“Security is mostly a superstition. It does not exist in nature, nor do the children of men as a whole experience it. Avoiding danger is no safer in the long run than outright exposure. Life is either a daring adventure, or nothing.”- Helen Keller.
The Calgary Stampeders lost the Grey Cup recently, and I woke up the next morning feeling a little less secure. Upon reflection, the correlation is fascinating. I don’t even live in Calgary, and most of the players are Americans. But the Grey Cup for me was not just a game. And the Calgary Stampeders are not just a team. They are part of my identity. They are, I hate to admit, in my blood. I grew up watching my heros: Jerry Keeling, Terry Evanshen, Wayne Harris, John Helton, Don Luzzi, Herm Harrison, Larry Robinson. This crazy team has somehow become part of my DNA.
It makes no rational sense. I’ve never met any of the team members. I didn’t even get to one Stampeder game this season. Logically I can tell you they are just another team, but they actually feel like they are part of who I am. I won’t suffer long from the loss. I’ll get on with my very full day and it all will be forgotten within hours. But just as when they beat BC and my worth was bolstered, I am affected too.
If you ask my wife how long she was affected by the Calgary loss, she’ll tell you she wasn’t affected at all. She was interested in knowing who won, but she had zero attachment to the outcome. She has no identity with this team. Now if something happened to one of our daughters, that would be a different story. Val’s identity is with her family, not with a football team.
The human experience is such that we all identify with certain things along this journey. Your identity is where you get your worth. Where do you get your source of security? Where do you get restored? As I get older, and hopefully more mature, I identify far less with sports teams and more with things that are much more sustainable and important in the world. But I still identify with external attributes.
In my leadership development programs, I ask people to take a careful inventory of where their identity and worth comes from. Given that many of the leaders in the room are very successful, many of them have their identity in their achievements. They define themselves by the success in their respective roles. Many have their identity in their family, their relationships. Others, if they are honest, have their identity and security in their possessions, their titles, the kind of homes they live in and the cars they drive. Many of us have our identity in the letters behind our name or our capacity to solve problems, fix things, and be smart.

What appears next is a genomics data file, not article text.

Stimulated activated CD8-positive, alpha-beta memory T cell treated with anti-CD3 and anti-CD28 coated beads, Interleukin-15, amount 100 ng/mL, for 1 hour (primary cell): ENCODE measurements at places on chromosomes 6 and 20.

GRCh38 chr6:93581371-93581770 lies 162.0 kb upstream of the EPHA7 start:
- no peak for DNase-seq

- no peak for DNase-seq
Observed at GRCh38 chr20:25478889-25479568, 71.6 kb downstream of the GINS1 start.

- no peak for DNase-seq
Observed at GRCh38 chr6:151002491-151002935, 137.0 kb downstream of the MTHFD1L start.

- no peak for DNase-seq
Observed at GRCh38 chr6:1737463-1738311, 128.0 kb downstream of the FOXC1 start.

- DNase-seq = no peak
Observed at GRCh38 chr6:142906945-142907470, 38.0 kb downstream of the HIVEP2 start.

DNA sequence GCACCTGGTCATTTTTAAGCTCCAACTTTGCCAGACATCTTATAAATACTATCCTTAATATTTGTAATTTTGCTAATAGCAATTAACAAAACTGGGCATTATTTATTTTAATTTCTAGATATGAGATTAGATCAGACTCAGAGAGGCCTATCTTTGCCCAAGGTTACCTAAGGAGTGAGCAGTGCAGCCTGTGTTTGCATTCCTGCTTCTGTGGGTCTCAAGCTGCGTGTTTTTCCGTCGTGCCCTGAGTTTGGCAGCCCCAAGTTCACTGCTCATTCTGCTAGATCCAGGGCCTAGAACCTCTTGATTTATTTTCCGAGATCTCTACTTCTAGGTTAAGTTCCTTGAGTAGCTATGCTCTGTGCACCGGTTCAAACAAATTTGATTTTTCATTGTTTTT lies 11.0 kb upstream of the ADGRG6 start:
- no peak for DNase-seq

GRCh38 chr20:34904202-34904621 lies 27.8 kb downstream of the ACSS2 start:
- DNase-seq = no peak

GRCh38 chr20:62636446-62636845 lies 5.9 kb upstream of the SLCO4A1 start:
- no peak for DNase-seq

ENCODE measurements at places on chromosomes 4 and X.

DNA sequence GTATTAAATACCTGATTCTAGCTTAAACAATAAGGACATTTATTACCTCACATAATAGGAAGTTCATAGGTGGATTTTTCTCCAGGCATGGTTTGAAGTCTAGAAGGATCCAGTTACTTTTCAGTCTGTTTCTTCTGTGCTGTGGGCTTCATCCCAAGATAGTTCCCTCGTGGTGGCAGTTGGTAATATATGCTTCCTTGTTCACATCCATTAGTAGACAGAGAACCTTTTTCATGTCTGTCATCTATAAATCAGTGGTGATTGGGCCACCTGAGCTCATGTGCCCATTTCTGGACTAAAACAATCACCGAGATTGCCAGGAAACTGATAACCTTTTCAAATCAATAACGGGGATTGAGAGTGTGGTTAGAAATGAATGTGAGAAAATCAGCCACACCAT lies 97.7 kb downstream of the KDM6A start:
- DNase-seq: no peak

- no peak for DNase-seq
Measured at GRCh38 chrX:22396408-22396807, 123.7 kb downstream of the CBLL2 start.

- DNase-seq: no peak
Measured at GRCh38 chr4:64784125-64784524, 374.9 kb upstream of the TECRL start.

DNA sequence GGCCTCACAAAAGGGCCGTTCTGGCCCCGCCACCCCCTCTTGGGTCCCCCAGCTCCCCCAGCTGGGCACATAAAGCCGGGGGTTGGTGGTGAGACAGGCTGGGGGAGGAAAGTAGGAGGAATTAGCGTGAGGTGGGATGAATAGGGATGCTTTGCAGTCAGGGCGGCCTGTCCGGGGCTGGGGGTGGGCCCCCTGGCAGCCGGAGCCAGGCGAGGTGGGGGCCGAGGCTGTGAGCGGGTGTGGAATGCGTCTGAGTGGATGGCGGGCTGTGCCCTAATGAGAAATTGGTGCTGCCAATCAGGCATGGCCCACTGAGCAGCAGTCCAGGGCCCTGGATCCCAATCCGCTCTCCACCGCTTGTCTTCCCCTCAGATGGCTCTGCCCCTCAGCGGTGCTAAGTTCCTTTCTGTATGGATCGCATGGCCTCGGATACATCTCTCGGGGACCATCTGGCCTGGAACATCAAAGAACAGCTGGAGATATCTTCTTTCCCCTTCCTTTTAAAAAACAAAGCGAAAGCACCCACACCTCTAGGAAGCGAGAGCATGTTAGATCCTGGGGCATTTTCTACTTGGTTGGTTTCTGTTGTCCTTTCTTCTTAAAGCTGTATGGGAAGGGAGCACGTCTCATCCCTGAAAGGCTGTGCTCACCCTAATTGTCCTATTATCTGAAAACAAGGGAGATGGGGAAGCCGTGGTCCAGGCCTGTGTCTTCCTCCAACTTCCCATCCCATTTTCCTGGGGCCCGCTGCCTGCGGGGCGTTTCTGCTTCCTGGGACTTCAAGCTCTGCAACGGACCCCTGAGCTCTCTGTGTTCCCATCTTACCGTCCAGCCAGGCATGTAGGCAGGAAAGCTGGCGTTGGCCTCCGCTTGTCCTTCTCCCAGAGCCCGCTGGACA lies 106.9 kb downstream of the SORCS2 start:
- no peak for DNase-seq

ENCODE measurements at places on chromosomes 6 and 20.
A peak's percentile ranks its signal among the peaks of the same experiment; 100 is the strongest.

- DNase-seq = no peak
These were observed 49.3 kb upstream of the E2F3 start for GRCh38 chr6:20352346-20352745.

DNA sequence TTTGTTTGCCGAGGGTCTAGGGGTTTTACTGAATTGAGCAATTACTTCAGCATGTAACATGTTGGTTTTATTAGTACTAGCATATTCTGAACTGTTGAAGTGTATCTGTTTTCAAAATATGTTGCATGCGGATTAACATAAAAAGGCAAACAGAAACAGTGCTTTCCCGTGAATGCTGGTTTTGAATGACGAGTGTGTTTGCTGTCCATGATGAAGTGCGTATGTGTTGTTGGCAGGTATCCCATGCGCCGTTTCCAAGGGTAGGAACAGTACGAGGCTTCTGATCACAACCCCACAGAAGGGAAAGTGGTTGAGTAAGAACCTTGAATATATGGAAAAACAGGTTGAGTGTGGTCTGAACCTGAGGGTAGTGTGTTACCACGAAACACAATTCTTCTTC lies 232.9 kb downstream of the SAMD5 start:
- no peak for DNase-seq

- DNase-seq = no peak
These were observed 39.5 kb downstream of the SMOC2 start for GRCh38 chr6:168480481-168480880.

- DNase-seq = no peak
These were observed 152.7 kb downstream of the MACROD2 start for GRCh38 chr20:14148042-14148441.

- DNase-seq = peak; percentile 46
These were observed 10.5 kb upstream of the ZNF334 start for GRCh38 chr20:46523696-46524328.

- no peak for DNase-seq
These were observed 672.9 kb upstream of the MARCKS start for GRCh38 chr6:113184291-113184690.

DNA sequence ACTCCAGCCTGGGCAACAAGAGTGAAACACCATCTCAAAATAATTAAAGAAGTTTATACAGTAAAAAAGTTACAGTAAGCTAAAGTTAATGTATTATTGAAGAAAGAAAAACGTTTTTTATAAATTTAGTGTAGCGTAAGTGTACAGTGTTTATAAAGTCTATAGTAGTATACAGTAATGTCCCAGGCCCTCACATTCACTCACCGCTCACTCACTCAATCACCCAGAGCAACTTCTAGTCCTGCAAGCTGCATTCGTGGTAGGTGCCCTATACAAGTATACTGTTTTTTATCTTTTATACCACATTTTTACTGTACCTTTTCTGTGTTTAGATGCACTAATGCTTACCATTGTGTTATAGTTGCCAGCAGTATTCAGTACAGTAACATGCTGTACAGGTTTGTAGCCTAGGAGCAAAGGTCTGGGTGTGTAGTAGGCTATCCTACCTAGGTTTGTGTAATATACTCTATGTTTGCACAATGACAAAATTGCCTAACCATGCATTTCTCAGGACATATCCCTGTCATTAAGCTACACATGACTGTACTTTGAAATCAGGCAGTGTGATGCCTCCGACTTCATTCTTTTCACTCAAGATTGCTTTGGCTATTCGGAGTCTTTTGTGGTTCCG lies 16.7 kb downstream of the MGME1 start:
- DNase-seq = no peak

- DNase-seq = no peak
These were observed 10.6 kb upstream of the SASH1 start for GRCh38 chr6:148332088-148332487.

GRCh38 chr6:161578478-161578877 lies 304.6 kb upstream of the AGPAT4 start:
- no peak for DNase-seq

There’s a dark side to this phenomenon of identifying with external roles, relationships, and surface characteristics. Soccer fans can get so attached to their respective teams that they kill each other. Executives who over-identify with their roles die early when they retire or they never retire or change careers. Parents can get depressed when their children leave home, and sometimes to prevent this, their kids never leave home! Bosses can become tyrants. People can go bankrupt. Individuals can get obsessed and become addicts.
The fact is, Helen Keller is right. There is no security in the external world. What she doesn’t tell us is where our security ultimately lies: within. While we can recognize our natural, human attachments to surface characteristics, the goal is to take time to look within and find a deeper core to anchor one’s self image.
As I age, I begin recognizing that all external identification will eventually dissolve. Your team will eventually lose, and even when they win, you will ask, “Now what?” People we love die. We will eventually retire or at minimum our work will change. That beautiful car we bought will deteriorate. Our bodies will age and our health diminish. And when we begin suffering we have the opportunity to look inside. At this point we begin the spiritual journey.
Leaders who have their worth from within are more secure. They don’t need to prove themselves. They are not driven by their egos. They are more likeable. They are more impactful in their work. And they are better leaders.
What are you doing to let go of your attachments to the external world and find your security and worth from within? What are you doing to make life a “daring adventure?”